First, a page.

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After months of questions, Ohio Medicaid to start paying pharmacists for coronavirus testing

Marty Schladen, Ohio Capital Journal

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After months of questions and promises of transparency, officials with the Ohio Department of Medicaid on Monday told an obscure state committee when they’ll start reimbursing community pharmacies to test one of the state’s most vulnerable populations for coronavirus.

As part of the plan, department officials seemed to say they wanted to test all Ohio Medicaid recipients for the disease.

They also laid out their plan to clear the way for pharmacists to be paid as medical-service providers, saying that in January 2021 they’ll put into effect a law that will have been on the books for two years.

The Medicaid department, Gov. Mike DeWine and former Ohio Department of Health Director Amy Acton have been peppered with questions since early in the pandemic about when those matters would be taken care of.

On Monday, the Medicaid department submitted a slide deck to the Ohio Prescription Drug and Affordability Council — an interagency group on which Director Maureen Corcoran sits — that provided some answers.

The second-to-last slide in the deck says the reimbursement method for the tests — which are estimated to cost between $30 and $50 each — will be “similar to how pharmacies are reimbursed for administering vaccines.”

The slide also said, “Claims for testing will be submitted through the same process for filing prescriptions.”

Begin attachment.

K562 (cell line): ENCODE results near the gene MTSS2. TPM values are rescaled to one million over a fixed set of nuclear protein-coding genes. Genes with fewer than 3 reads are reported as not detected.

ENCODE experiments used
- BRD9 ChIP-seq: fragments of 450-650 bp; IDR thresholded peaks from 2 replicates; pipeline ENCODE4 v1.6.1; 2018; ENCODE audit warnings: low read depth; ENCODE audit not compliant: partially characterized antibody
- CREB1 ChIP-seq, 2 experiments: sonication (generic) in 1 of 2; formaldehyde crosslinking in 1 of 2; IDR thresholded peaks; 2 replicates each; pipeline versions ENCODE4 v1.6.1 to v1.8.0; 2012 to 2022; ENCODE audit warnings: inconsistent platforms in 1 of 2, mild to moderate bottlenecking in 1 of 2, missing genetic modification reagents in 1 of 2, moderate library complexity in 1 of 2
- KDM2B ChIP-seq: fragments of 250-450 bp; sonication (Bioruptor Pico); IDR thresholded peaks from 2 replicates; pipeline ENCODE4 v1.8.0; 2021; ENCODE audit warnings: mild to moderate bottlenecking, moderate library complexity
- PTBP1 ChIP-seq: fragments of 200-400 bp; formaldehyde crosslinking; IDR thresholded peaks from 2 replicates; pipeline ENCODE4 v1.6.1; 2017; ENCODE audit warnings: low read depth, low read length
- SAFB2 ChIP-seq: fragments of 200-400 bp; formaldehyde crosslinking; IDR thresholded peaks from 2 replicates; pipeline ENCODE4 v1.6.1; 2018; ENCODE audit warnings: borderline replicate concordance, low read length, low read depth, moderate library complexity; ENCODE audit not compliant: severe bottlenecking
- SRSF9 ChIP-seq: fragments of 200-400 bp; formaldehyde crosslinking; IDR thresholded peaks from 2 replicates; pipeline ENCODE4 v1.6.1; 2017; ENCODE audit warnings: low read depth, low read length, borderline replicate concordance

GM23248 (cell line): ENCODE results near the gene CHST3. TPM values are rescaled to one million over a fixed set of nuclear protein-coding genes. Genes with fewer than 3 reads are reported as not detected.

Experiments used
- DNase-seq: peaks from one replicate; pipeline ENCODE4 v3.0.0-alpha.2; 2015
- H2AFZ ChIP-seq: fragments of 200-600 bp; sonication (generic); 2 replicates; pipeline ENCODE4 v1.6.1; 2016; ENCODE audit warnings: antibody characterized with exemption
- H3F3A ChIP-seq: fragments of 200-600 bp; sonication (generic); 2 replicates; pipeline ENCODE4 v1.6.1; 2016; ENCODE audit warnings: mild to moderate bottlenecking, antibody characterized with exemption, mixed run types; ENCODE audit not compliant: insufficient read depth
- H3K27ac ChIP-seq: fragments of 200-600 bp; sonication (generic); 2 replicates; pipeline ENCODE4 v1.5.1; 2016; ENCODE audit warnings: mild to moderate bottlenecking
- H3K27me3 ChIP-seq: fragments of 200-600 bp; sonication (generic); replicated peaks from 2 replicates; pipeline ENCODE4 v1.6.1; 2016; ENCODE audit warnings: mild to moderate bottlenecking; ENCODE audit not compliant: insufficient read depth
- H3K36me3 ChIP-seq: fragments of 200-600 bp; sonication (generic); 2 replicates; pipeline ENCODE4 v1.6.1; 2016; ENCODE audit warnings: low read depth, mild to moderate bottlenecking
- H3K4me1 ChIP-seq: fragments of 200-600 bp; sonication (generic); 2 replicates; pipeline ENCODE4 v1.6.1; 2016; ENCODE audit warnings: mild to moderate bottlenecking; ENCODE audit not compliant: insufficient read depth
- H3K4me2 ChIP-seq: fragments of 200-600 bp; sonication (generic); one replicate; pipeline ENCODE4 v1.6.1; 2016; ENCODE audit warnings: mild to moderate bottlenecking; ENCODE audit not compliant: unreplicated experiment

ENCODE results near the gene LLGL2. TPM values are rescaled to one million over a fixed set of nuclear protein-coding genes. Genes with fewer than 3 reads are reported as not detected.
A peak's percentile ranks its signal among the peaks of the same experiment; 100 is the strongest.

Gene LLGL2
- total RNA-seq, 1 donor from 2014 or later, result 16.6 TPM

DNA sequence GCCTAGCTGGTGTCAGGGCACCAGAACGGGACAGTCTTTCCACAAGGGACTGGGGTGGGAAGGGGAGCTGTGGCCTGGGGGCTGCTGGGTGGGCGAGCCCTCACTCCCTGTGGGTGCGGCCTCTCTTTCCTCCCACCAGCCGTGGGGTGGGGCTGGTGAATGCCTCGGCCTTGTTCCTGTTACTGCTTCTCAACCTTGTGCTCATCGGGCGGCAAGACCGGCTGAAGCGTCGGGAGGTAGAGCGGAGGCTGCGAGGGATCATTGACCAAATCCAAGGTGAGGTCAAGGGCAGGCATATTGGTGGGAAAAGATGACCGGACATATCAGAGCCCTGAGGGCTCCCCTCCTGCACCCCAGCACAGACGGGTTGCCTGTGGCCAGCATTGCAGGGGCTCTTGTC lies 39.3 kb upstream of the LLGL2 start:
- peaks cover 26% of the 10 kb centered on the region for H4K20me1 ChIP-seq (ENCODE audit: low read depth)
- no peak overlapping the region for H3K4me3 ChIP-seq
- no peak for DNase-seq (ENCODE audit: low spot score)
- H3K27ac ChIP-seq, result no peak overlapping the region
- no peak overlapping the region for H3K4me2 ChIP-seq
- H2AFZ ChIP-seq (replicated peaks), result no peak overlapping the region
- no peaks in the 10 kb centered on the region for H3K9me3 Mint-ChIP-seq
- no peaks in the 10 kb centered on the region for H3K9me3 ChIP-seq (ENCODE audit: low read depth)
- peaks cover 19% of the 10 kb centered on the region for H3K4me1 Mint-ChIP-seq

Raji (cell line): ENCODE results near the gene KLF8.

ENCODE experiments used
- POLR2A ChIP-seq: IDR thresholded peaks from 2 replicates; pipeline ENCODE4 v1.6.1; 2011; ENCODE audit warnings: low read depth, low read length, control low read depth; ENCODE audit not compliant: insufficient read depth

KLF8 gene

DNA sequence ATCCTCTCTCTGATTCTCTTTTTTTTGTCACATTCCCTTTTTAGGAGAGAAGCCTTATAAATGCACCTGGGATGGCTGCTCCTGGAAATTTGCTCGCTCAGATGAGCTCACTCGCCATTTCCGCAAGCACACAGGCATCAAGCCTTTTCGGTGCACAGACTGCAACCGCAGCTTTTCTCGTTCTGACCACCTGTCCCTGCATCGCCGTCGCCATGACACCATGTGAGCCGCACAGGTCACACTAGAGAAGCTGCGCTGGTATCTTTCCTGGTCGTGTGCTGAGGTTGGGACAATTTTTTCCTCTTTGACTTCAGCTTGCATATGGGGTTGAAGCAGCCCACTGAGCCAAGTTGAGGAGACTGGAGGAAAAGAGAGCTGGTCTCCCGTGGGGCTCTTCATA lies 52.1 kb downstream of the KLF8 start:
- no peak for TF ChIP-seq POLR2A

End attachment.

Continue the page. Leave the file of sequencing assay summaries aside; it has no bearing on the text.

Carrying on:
It also gave what appears to be the first hint of an ambitious plan to test every person in the medical program for the poor, which now covers 25% of Ohioans.

“ODM is working with the Medicaid (managed-care organizations) in order to implement COVID-19 testing for all individuals,” the slide said.

In an email, department spokesman Kevin Walter said the reimbursement will be $23.46, “which is the amount that the pharmacy will be paid for the pharmacist to do the nasal swab on the individual.”

A separate part of the presentation laid out how the department would implement a January 2019 law that would pay pharmacists for spending time consulting and doing diagnostics with an eye toward managing chronic health conditions and keeping patients out of the hospital. The “go live” date for the program is Jan. 15, 2021, the presentation said.

Nothing in the presentation explained why, if community pharmacists can be paid for testing the same way they are for flu shots, it took so many months for the Medicaid department to say so.

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